Tag Archives: race

MLK I have a dream

Critical Race Theory: A Dream Cancelled

Andrew Gutmann, parent of a 4th grader at the elite Brearley School in New York City, has touched a nerve in today’s woke culture. His 1,700-word letter to 650 parents at the school, decrying the famed institution’s race-saturated curriculum went viral after being leaked.

Mr. Gutmann explained in his April 13, 2021, letter why he and his family decided not to reenroll their daughter at Brearley for the 2021-22 school year. The letter discusses his objections to the schools’ embrace of critical race theory. Here are two of his objections that are particularly forceful.

I object to the view that I should be judged by the color of my skin. I cannot tolerate a school that not only judges my daughter by the color of her skin, but encourages and instructs her to prejudge others by theirs. By viewing every element of education, every aspect of history, and every facet of society through the lens of skin color and race, we are desecrating the legacy of Dr. Martin Luther King Jr., and utterly violating the movement for which such civil rights leaders believed, fought, and died.

I object to the idea that Blacks are unable to succeed in this country without aid from government or from whites. Brearley, by adopting critical race theory, is advocating the abhorrent viewpoint that Blacks should forever be regarded as helpless victims, and are incapable of success regardless of their skills, talents, or hard work. What Brearley is teaching our children is precisely the true and correct definition of racism.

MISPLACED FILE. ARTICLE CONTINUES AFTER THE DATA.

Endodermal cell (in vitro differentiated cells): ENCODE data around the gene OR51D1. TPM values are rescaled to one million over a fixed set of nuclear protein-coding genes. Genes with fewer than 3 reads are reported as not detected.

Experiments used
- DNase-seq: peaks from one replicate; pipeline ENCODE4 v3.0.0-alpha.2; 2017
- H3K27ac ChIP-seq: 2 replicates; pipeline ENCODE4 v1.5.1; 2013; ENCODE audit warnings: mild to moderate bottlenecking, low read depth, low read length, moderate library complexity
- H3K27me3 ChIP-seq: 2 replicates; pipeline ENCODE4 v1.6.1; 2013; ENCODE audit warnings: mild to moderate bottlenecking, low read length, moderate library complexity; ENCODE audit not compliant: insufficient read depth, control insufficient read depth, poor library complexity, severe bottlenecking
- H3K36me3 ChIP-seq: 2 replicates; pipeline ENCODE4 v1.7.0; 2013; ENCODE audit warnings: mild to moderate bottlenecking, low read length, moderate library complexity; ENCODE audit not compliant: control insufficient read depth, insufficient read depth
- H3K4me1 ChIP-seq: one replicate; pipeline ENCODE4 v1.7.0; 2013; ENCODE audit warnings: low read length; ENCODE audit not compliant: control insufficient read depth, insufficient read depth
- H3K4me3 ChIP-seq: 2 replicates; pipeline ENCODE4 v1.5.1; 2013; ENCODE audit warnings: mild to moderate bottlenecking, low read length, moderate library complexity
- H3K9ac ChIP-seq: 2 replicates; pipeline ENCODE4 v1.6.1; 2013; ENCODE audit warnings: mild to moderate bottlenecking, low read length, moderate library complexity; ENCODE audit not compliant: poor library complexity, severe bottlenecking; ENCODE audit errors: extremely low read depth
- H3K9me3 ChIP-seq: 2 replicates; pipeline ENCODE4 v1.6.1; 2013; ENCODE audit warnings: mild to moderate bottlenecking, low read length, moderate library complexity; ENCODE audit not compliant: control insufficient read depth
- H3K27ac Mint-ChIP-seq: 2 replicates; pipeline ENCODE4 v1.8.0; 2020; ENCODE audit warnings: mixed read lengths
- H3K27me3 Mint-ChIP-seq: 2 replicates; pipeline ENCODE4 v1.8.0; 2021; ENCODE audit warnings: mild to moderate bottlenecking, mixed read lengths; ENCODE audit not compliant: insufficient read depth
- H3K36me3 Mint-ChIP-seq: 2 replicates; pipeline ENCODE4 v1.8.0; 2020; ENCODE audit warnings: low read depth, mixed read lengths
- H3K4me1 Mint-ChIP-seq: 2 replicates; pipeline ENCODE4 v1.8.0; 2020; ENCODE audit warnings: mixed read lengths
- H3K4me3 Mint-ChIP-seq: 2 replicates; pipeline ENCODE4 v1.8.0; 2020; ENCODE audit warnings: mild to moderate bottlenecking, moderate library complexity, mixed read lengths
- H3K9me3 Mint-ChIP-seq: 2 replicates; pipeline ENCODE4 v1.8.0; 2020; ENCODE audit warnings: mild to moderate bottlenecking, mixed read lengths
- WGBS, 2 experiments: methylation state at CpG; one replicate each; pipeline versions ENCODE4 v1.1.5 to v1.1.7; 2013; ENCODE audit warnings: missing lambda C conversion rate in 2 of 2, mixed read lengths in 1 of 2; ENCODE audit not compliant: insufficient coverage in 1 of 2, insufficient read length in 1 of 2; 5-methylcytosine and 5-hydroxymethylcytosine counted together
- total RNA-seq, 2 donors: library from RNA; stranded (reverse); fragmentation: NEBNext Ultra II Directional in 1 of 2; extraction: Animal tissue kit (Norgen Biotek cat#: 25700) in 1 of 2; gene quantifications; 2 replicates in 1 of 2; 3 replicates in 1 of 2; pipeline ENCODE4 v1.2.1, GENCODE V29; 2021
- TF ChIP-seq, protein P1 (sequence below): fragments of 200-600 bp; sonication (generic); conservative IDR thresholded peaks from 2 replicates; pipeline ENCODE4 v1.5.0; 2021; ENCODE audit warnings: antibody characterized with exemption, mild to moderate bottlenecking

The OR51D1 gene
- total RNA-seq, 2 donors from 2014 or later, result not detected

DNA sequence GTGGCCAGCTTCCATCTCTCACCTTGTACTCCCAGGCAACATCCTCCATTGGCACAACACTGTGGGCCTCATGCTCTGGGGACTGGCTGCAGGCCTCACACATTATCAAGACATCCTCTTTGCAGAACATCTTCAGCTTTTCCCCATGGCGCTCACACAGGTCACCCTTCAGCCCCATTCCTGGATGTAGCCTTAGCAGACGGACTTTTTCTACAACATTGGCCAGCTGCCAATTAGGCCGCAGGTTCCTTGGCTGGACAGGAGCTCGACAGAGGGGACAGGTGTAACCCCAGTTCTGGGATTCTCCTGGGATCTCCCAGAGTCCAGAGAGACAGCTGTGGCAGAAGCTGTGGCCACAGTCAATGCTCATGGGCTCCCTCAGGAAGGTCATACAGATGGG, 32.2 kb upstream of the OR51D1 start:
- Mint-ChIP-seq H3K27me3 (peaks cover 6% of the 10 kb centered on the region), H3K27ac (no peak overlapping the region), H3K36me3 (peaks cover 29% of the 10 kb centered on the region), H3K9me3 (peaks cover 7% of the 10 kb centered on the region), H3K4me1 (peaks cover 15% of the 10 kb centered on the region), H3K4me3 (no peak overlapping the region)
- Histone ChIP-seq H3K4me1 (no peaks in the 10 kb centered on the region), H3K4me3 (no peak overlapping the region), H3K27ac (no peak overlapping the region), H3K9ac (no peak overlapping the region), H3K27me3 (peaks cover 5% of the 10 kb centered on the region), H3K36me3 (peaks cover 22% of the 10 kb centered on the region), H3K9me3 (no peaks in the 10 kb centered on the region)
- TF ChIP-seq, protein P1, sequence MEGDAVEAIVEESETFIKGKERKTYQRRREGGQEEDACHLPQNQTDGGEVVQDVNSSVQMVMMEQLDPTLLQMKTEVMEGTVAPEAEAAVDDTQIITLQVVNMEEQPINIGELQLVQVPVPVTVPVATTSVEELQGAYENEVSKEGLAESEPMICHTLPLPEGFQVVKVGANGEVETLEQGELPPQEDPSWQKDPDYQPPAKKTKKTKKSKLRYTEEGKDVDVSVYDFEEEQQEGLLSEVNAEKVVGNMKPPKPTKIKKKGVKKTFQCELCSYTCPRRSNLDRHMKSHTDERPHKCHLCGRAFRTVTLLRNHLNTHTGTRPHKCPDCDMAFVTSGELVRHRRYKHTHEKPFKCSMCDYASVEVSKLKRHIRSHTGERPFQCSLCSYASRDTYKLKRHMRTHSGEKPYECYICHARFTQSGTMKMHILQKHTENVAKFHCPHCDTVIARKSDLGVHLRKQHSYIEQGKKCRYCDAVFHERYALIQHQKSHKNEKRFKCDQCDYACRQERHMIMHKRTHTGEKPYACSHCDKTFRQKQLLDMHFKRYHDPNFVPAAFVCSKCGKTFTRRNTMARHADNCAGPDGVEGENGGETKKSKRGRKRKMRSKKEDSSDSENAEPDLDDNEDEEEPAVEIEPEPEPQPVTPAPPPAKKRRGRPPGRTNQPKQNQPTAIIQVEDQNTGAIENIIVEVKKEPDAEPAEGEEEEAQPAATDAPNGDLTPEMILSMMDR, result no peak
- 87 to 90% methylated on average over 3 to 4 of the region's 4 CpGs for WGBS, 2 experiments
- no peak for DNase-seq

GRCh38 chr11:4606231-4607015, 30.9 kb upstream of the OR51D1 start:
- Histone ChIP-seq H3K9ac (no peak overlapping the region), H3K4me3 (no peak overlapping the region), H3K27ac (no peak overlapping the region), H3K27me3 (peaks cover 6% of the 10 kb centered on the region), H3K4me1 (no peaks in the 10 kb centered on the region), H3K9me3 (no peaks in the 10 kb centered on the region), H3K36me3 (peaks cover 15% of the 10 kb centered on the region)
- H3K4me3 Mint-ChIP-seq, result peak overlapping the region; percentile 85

Predictably, the response from the Brearley administration is to suggest Mr. Gutmann is a racist, ignoring that what he was so vehemently opposing in his letter was the racism inherent in critical race theory. Surely the Brearley administration is capable of grasping how anti-racism has devolved from the ideals of Martin Luther King Jr to the decrees of Black Lives Matter. Or perhaps not.

We express our unequivocal support for our Black, Asian, Indigenous, Multiracial and Latinx students, faculty, staff, and alums. Many of our students of color, especially those who identify as Black, felt that the letter questioned their belonging in the Brearley community. Their belonging and their excellence are unquestionable.

Brearley Is Not Alon

* Paul Rossi, a teacher at Grace Church High School in Manhattan, wrote an essay, which podcaster Bari Weiss published on April 13 (as she did Andrew Gutmann’s letter). Mr. Rossi warned that Grace Church’s focus on race was damaging to students. Here is a short excerpt of his essay.

As a teacher, my first obligation is to my students. But right now, my school is asking me to embrace “antiracism” training and pedagogy that I believe is deeply harmful to them and to any person who seeks to nurture the virtues of curiosity, empathy and understanding …

My school, like so many others, induces students via shame and sophistry to identify primarily with their race before their individual identities are fully formed. Students are pressured to conform their opinions to those broadly associated with their race and gender and to minimize or dismiss individual experiences that don’t match those assumptions.